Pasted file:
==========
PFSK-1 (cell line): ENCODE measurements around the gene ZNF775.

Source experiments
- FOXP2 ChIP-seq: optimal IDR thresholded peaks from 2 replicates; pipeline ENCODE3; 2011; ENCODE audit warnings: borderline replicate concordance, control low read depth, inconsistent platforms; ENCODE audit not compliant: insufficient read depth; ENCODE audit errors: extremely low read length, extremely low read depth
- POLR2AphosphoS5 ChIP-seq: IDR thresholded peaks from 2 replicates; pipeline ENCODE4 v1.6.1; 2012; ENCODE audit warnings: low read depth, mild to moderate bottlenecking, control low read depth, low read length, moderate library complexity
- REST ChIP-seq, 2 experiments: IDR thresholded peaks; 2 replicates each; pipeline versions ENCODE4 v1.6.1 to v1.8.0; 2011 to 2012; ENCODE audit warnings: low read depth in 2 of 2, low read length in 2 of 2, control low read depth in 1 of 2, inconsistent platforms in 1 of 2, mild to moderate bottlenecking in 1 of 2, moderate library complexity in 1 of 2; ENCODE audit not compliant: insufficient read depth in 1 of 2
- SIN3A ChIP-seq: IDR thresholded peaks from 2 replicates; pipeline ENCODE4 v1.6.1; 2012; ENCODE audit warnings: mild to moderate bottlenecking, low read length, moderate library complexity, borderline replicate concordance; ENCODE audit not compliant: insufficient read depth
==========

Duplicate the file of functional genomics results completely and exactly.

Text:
PFSK-1 (cell line): ENCODE measurements around the gene ZNF775.

Source experiments
- FOXP2 ChIP-seq: optimal IDR thresholded peaks from 2 replicates; pipeline ENCODE3; 2011; ENCODE audit warnings: borderline replicate concordance, control low read depth, inconsistent platforms; ENCODE audit not compliant: insufficient read depth; ENCODE audit errors: extremely low read length, extremely low read depth
- POLR2AphosphoS5 ChIP-seq: IDR thresholded peaks from 2 replicates; pipeline ENCODE4 v1.6.1; 2012; ENCODE audit warnings: low read depth, mild to moderate bottlenecking, control low read depth, low read length, moderate library complexity
- REST ChIP-seq, 2 experiments: IDR thresholded peaks; 2 replicates each; pipeline versions ENCODE4 v1.6.1 to v1.8.0; 2011 to 2012; ENCODE audit warnings: low read depth in 2 of 2, low read length in 2 of 2, control low read depth in 1 of 2, inconsistent platforms in 1 of 2, mild to moderate bottlenecking in 1 of 2, moderate library complexity in 1 of 2; ENCODE audit not compliant: insufficient read depth in 1 of 2
- SIN3A ChIP-seq: IDR thresholded peaks from 2 replicates; pipeline ENCODE4 v1.6.1; 2012; ENCODE audit warnings: mild to moderate bottlenecking, low read length, moderate library complexity, borderline replicate concordance; ENCODE audit not compliant: insufficient read depth